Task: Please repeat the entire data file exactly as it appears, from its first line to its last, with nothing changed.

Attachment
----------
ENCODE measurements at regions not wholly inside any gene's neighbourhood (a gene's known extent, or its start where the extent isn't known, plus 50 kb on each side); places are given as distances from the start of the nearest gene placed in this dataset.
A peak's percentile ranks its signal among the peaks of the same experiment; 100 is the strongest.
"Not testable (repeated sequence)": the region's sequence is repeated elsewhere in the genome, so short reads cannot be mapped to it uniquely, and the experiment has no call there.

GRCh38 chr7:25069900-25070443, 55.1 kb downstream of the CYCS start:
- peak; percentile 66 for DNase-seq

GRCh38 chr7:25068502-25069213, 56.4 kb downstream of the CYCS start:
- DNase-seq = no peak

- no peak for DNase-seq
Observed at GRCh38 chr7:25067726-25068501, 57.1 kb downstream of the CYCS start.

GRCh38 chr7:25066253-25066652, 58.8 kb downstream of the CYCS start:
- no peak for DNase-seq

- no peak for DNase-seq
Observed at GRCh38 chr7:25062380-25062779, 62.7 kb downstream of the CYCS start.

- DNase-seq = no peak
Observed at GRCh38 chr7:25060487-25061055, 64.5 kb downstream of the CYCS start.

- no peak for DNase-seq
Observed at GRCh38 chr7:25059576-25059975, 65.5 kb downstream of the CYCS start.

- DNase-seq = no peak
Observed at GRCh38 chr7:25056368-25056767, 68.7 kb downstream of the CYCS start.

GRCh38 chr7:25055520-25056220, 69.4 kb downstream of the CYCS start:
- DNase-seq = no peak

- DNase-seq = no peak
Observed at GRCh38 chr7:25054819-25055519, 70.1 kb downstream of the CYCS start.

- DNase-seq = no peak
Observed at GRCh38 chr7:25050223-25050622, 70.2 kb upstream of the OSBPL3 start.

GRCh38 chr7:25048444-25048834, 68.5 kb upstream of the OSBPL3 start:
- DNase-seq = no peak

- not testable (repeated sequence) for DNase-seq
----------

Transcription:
ENCODE measurements at regions not wholly inside any gene's neighbourhood (a gene's known extent, or its start where the extent isn't known, plus 50 kb on each side); places are given as distances from the start of the nearest gene placed in this dataset.
A peak's percentile ranks its signal among the peaks of the same experiment; 100 is the strongest.
"Not testable (repeated sequence)": the region's sequence is repeated elsewhere in the genome, so short reads cannot be mapped to it uniquely, and the experiment has no call there.

GRCh38 chr7:25069900-25070443, 55.1 kb downstream of the CYCS start:
- peak; percentile 66 for DNase-seq

GRCh38 chr7:25068502-25069213, 56.4 kb downstream of the CYCS start:
- DNase-seq = no peak

- no peak for DNase-seq
Observed at GRCh38 chr7:25067726-25068501, 57.1 kb downstream of the CYCS start.

GRCh38 chr7:25066253-25066652, 58.8 kb downstream of the CYCS start:
- no peak for DNase-seq

- no peak for DNase-seq
Observed at GRCh38 chr7:25062380-25062779, 62.7 kb downstream of the CYCS start.

- DNase-seq = no peak
Observed at GRCh38 chr7:25060487-25061055, 64.5 kb downstream of the CYCS start.

- no peak for DNase-seq
Observed at GRCh38 chr7:25059576-25059975, 65.5 kb downstream of the CYCS start.

- DNase-seq = no peak
Observed at GRCh38 chr7:25056368-25056767, 68.7 kb downstream of the CYCS start.

GRCh38 chr7:25055520-25056220, 69.4 kb downstream of the CYCS start:
- DNase-seq = no peak

- DNase-seq = no peak
Observed at GRCh38 chr7:25054819-25055519, 70.1 kb downstream of the CYCS start.

- DNase-seq = no peak
Observed at GRCh38 chr7:25050223-25050622, 70.2 kb upstream of the OSBPL3 start.

GRCh38 chr7:25048444-25048834, 68.5 kb upstream of the OSBPL3 start:
- DNase-seq = no peak

- not testable (repeated sequence) for DNase-seq